The Central Bank of Paraguay (BCP) was founded in 1952 as a state-owned, autonomous agency charged with establishing the government's monetary credit and exchange policies. Recommendations in early 1961 by an economic mission of the IDB and IBRD led to the establishment of the National Development Bank to provide an effective source of medium- and long-term agricultural and industrial credits. Savings and loan institutions are regulated by the superintendent of banks. There are two state-owned banks, some locally owned banks, and nine foreign banks. Foreign-owned banks account for 86% of total deposits and 83% of all loans, and the two largest banks—Banco de Asunción and Citibank—are foreign-owned.
In 1995, there were 35 banks operating in Paraguay, of which nine had opened since 1990. During the same period the number of finance companies nearly doubled to 68. The increase in the number of banks and finance companies, out of all proportion to the size of the economy, was generally believed to be related to the rapid increase in "hot money" flows through Paraguay associated with drug smuggling. In late 1995, the Central Bank announced a freeze on the opening of new banks and finance companies on the grounds that the local market was saturated. In the same year, a currency crisis caused the collapse of ten institutions, requiring $400 million in government subsidies. The 1996 Banking Law strengthened supervision of the banking system; in 1997 Banco Union was liquidated, as were two of the largest public banks due to poor performance. There are now 40 finance companies. The International Monetary Fund reports that in 2001, currency and demand deposits—an aggregate commonly known as M1—were equal to $668.1 million. In that same year, M2—an aggregate equal to M1 plus savings deposits, small time deposits, and money market mutual funds—was $2.6 billion. The money market rate, the rate at which financial institutions lend to one another in the short term, was 13.45%. The discount rate, the interest rate at which the central bank lends to financial institutions in the short term, was 20%.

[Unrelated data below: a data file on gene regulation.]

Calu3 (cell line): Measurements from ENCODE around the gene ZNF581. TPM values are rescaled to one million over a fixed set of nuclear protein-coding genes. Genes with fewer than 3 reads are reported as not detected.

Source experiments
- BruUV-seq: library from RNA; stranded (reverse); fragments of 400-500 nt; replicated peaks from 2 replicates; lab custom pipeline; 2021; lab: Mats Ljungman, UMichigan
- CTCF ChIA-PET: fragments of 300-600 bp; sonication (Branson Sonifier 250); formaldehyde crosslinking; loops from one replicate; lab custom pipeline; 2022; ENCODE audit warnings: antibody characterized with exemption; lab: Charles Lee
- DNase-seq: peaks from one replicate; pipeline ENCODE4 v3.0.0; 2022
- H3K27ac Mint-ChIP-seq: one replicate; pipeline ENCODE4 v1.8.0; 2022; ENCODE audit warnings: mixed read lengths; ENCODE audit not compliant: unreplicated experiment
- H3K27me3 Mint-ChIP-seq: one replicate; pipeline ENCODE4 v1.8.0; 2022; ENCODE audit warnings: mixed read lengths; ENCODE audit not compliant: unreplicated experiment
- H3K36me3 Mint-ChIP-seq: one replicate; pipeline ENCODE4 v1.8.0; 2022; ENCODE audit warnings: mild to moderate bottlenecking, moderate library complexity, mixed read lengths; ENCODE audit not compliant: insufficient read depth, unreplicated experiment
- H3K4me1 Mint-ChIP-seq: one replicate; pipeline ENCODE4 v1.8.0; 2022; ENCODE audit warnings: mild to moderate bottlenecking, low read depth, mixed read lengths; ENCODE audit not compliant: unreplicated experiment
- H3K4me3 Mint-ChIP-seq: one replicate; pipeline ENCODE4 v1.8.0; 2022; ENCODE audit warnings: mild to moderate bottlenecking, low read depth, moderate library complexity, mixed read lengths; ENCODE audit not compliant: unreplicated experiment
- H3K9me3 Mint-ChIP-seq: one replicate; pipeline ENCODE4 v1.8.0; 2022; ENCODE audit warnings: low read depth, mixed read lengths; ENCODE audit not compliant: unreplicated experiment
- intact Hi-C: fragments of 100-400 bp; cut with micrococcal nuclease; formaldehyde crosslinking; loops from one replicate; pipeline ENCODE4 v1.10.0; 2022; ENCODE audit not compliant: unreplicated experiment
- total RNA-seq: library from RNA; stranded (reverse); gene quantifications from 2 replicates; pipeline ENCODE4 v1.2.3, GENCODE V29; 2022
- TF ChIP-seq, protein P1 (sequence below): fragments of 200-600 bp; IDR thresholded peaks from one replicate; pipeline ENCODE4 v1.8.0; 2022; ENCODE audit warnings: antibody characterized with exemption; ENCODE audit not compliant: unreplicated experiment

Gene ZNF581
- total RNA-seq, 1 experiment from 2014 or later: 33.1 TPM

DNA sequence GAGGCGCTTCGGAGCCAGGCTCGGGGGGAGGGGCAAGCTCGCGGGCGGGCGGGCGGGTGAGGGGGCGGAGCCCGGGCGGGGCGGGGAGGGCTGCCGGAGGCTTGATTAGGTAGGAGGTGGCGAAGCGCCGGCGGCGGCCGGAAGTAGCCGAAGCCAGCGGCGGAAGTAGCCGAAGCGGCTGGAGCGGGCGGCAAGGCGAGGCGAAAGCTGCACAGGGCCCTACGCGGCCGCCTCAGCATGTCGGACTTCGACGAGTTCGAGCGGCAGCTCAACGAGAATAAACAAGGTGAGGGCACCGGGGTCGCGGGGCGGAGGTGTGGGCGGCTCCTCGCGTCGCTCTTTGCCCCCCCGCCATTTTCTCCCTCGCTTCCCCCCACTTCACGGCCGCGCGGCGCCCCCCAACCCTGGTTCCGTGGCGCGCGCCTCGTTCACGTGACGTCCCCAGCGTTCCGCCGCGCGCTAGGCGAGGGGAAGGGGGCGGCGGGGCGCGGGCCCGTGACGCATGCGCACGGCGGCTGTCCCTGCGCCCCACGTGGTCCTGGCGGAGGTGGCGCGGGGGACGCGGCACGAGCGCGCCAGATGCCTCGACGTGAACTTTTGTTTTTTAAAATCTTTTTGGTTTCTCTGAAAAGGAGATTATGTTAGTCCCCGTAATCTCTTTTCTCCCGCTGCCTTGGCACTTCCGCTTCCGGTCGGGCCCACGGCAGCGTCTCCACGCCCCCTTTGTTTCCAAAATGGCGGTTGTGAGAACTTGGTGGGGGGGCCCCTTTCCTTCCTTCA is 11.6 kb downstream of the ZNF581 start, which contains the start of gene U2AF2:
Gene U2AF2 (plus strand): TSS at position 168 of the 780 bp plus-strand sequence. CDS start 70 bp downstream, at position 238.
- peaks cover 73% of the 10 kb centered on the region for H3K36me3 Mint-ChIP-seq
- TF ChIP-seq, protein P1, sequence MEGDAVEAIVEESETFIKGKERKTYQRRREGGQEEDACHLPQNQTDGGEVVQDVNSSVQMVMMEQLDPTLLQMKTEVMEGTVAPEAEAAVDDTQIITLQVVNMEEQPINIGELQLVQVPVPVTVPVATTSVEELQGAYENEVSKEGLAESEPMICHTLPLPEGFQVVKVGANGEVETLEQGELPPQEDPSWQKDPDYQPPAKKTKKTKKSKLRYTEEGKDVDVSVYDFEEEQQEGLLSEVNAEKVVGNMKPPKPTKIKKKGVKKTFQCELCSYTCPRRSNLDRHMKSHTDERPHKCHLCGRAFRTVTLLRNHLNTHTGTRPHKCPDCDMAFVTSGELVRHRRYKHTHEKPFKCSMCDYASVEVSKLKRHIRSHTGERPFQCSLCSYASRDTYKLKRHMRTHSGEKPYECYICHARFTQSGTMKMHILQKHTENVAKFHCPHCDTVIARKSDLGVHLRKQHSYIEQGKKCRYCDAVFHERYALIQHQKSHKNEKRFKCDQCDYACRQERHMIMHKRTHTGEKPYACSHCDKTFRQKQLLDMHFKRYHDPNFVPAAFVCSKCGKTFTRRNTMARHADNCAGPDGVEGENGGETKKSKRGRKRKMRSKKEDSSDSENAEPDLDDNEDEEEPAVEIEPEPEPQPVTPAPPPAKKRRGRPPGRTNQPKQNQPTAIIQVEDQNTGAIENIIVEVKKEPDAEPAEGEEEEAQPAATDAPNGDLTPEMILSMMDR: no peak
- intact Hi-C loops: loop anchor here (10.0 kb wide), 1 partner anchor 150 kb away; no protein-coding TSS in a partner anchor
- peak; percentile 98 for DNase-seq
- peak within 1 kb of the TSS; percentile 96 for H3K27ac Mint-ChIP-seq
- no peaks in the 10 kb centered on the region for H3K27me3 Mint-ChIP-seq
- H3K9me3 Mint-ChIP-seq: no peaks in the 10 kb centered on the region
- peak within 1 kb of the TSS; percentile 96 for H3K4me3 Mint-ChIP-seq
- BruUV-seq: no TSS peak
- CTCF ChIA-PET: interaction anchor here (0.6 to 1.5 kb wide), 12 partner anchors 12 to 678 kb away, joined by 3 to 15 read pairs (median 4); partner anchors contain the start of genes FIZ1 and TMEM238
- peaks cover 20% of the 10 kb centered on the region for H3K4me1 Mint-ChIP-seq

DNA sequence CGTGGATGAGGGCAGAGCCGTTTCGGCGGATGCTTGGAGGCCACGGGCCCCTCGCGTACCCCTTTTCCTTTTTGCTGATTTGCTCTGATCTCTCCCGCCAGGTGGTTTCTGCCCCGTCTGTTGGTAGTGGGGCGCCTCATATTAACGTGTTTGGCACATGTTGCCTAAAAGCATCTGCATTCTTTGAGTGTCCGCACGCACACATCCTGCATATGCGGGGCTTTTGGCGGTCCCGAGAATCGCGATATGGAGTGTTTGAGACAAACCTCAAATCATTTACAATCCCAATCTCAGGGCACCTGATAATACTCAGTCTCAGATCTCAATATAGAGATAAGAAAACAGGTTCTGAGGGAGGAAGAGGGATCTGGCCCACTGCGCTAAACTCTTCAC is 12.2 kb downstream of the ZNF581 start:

Paraguay's first stock market began trading in October 1993. There are 60 local companies traded on the exchange. All companies have a minimum paid-up capital of $50,000. However, the tradition of family ownership and almost universal practice of "double accounting" for tax evasion purposes places limits on the growth of a capital market. In 1998, the stock market handled approximately $10 to $15 million per a month in transactions.